On the way to Dymchurch. The top of the cab on the loco has been removed in this photograph.
NEARLY every boy feels at some stage in his early days that the crowning experience of his life would be that of donning overalls and taking charge of a really big locomotive, but few ever realise that ambition. Nearly 40 years ago was born a boy whose ambition went beyond this, for he resolved that one day he would actually control a real railway. That bold ambition was realised on 28th May last when there was completed the final stretch of the fascinating 15-
The boy referred to is Captain J. E. P. Howey, who has formed an incorporated company under the Light Railways Act. He is the principal shareholder and is taking the leading part both in the construction and operation of the line. Capt. Howey is well known in motoring circles at Brooklands and other racing tracks and owns several famous cars.
The Romney, Hythe and Dymchurch Railway serves a district that for the past 40 years has desired a railway. The development has been promised time and time again, and when Captain Howey’s scheme was mooted the populace almost to a man voted for it. Some 20 years ago the Southern Railway applied for powers to establish a similar scheme in this area, but this was to have been a standard gauge line with a single track at an estimated cost of £60,000. It was practically impossible for the district then to justify the expenditure of so large a sum and for that reason nothing came of the project. It is interesting to learn that the approximate total cost of building and equipping the new railway is rather less than half that of the Southern Railway’s scheme, and that Sir Herbert Walker, the general manager of the Southern Railway, has given a considerable amount of practical support to Captain Howey in the development of the line.
A small gauge line, Captain Howey contends, is the ideal feeder scheme for country districts that could not economically support the standard gauge. The Romney, Hvthe and Dymchurch line is in the midst of a popular holiday district, Hythe itself being wonderfully situated, with natural amenities equal to those of many considerably more famous seaside resorts. Dymchurch, hitherto practically isolated, has wonderful sands, while New Romney is an ancient medieval borough close to which is Dungeness, a name with which every toy is familiar. All these places are linked by the little R. H. & D. Railway.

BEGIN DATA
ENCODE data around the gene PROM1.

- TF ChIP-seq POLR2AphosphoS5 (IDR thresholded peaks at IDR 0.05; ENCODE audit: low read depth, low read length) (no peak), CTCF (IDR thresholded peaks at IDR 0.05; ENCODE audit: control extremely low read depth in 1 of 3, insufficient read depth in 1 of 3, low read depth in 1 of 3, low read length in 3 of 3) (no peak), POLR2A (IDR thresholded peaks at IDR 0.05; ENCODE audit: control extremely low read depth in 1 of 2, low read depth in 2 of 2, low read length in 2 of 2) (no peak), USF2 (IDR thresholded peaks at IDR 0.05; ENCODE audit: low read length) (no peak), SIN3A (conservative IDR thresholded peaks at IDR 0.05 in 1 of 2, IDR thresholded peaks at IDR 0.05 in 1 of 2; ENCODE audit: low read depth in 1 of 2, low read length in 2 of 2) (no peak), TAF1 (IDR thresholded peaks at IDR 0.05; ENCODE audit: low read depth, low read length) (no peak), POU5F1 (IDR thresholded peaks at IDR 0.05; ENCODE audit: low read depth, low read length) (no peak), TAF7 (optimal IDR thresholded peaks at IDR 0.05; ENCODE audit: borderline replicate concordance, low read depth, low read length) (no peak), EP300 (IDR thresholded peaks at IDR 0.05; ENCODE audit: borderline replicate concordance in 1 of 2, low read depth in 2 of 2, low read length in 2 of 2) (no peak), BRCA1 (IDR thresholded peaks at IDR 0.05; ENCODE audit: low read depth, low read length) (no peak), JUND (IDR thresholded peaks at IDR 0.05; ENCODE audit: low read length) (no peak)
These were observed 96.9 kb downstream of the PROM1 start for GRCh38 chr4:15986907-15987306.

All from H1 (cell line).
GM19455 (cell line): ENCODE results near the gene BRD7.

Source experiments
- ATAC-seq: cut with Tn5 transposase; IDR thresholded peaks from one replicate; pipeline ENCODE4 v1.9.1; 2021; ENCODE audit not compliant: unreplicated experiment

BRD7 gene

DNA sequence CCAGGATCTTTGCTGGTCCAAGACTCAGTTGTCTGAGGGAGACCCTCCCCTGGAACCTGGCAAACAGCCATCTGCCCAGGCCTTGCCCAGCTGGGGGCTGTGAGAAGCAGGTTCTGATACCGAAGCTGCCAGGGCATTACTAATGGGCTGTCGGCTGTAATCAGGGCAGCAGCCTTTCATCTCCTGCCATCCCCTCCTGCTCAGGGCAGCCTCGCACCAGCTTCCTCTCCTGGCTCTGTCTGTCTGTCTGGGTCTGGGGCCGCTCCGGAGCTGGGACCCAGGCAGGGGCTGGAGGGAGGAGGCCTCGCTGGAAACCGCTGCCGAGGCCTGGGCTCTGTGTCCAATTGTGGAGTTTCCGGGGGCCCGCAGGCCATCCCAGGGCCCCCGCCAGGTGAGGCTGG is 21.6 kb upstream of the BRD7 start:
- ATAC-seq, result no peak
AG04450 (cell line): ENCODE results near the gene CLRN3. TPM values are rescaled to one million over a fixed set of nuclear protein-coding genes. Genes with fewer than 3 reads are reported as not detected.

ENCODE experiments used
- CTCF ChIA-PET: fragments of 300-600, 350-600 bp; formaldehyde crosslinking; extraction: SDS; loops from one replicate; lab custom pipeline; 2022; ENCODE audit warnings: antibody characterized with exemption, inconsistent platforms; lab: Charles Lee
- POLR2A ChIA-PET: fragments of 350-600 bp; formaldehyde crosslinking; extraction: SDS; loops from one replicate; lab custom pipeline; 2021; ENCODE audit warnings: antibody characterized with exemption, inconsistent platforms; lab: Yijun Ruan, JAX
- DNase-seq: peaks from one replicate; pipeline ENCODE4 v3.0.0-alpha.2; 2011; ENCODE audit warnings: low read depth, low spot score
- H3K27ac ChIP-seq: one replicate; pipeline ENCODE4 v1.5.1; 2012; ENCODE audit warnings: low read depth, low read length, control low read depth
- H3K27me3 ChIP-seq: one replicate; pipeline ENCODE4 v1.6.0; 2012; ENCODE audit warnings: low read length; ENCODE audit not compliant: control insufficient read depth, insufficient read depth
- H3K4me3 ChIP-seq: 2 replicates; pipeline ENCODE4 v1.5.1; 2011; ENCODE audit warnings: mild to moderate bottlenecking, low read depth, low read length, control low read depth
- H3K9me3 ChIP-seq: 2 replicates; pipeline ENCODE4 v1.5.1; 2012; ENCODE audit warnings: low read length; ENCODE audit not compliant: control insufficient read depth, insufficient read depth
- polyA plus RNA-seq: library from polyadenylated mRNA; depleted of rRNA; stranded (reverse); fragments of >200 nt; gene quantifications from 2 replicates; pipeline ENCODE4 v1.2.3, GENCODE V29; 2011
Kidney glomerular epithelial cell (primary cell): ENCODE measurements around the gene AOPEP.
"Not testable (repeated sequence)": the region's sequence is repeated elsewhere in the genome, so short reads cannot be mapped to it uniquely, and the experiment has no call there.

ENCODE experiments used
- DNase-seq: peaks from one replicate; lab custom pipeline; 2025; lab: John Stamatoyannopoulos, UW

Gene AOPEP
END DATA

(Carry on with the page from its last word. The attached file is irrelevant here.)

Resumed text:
The Romney Marsh is an interesting stretch of country, being land reclaimed from the sea. Its nominal level is low, but there is an excellent drainage system, and at no point will the line be at all waterlogged. The adoption of a small gauge has allowed roads to be tunnelled successfully, for a cutting can go down to 5 ft 6-
Inspecting the Locomotive at Romney Terminus.
Several main drainage canals and innumerable dykes have had to be crossed in the course of the 8¼ miles track, the largest of these being that adjacent to the Duke of York’s Camp at Jesson. This bridge is a single span skew “N” type girder bridge 56 ft in length, raised on reinforced concrete abutments. The road bridge at The Warren, New Romney, has two tunnels, each 50 ft in length, and was built in reinforced concrete in 5½ weeks.